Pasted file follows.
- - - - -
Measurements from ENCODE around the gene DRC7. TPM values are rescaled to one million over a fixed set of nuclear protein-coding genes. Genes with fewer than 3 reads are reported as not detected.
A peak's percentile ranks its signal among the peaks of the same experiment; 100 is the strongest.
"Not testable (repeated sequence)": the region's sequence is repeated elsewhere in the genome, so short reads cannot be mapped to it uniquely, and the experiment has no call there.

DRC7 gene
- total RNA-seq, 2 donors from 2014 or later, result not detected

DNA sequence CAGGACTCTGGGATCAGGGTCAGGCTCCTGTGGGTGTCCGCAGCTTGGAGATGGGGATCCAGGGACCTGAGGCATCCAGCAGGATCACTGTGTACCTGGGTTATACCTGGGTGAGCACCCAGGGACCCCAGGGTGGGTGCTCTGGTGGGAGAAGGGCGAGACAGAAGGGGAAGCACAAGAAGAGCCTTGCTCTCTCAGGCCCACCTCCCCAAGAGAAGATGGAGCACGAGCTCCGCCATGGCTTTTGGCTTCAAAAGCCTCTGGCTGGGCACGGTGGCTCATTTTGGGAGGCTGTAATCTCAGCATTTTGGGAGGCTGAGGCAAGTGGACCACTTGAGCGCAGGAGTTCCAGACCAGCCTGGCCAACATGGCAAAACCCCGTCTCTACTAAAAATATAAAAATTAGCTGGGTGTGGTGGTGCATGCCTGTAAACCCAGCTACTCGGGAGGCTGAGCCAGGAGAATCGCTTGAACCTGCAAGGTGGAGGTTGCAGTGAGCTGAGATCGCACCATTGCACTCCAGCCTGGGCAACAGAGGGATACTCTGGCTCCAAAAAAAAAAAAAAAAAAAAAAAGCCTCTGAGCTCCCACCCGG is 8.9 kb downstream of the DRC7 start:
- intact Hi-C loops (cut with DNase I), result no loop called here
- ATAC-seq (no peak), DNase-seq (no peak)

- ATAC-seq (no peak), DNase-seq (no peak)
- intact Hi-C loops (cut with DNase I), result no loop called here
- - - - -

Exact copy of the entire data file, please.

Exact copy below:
Measurements from ENCODE around the gene DRC7. TPM values are rescaled to one million over a fixed set of nuclear protein-coding genes. Genes with fewer than 3 reads are reported as not detected.
A peak's percentile ranks its signal among the peaks of the same experiment; 100 is the strongest.
"Not testable (repeated sequence)": the region's sequence is repeated elsewhere in the genome, so short reads cannot be mapped to it uniquely, and the experiment has no call there.

DRC7 gene
- total RNA-seq, 2 donors from 2014 or later, result not detected

DNA sequence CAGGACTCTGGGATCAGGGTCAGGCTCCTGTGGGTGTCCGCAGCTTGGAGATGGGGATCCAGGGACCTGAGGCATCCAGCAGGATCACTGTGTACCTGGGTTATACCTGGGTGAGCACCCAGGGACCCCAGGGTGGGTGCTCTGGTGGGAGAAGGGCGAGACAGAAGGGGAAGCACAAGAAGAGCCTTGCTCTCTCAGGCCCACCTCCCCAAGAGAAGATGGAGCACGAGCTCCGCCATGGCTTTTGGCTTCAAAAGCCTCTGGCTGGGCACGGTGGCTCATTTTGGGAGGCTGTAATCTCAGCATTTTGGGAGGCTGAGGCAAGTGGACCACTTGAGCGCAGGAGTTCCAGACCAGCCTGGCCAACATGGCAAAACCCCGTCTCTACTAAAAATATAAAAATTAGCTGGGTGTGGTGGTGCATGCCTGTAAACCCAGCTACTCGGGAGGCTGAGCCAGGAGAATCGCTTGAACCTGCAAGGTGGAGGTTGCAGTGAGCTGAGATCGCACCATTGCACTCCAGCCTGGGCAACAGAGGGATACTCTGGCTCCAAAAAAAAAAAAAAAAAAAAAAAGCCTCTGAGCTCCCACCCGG is 8.9 kb downstream of the DRC7 start:
- intact Hi-C loops (cut with DNase I), result no loop called here
- ATAC-seq (no peak), DNase-seq (no peak)

- ATAC-seq (no peak), DNase-seq (no peak)
- intact Hi-C loops (cut with DNase I), result no loop called here